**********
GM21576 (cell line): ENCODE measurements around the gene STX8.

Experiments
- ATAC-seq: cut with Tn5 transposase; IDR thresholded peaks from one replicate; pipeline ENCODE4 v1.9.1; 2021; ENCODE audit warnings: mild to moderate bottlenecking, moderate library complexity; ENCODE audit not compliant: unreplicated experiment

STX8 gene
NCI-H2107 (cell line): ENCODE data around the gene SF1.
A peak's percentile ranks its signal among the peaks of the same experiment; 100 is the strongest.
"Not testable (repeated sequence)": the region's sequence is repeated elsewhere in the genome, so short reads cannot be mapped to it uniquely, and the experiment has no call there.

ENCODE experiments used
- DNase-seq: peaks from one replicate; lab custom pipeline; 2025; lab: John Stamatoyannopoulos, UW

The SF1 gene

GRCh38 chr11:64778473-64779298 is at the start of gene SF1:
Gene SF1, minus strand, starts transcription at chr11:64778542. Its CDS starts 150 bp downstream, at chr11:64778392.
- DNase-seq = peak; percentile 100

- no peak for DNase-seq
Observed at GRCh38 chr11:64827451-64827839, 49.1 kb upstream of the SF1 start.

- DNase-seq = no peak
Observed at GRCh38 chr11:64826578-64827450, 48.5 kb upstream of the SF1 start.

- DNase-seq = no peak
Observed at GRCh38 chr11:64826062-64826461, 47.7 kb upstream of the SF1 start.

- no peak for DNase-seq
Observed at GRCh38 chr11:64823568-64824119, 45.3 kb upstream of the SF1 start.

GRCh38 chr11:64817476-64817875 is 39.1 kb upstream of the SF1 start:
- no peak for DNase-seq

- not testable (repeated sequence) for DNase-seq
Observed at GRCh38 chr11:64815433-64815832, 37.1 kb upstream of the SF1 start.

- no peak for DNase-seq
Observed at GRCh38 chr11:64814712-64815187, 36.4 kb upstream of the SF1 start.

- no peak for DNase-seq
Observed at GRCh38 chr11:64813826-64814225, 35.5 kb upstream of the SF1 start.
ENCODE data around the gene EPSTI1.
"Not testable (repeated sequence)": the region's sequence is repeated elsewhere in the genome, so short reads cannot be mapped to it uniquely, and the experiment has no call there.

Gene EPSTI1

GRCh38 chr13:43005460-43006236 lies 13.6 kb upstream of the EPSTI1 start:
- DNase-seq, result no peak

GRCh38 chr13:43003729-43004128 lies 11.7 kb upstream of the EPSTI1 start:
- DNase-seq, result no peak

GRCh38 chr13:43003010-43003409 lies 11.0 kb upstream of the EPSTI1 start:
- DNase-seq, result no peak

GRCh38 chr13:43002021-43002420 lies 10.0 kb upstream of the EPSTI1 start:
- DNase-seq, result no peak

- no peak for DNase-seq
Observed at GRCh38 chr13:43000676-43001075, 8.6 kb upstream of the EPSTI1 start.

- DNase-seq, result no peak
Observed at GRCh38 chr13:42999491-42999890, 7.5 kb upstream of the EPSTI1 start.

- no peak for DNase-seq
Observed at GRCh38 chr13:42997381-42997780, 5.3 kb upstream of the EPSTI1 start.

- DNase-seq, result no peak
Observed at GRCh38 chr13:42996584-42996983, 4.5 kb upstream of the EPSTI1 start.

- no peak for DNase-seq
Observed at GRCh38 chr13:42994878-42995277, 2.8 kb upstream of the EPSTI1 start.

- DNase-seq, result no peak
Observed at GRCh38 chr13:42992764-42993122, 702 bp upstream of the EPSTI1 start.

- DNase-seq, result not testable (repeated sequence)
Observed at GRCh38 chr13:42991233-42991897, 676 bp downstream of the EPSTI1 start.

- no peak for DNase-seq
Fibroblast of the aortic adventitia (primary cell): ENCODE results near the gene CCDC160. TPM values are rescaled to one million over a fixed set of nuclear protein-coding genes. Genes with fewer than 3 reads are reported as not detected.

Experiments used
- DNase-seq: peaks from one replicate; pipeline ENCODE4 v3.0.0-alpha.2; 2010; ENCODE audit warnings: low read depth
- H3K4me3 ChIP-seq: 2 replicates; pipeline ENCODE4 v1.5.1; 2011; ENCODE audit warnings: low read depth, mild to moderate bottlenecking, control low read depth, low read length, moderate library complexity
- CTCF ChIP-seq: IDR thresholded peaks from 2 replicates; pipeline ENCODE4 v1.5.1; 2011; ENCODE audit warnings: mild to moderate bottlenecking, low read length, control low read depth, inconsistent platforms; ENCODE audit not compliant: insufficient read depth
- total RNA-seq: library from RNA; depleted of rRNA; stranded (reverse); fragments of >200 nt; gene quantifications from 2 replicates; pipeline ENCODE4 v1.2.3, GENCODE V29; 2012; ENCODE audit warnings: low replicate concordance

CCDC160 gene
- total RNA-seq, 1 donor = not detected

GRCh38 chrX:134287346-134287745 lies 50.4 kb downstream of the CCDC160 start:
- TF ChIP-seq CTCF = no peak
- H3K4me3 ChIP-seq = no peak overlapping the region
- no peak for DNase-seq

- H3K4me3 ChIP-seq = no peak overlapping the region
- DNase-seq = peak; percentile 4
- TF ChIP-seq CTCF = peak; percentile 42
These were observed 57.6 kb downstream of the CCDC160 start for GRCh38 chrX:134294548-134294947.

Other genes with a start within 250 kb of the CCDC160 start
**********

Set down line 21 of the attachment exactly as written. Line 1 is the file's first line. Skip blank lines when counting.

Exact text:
Observed at GRCh38 chr11:64823568-64824119, 45.3 kb upstream of the SF1 start.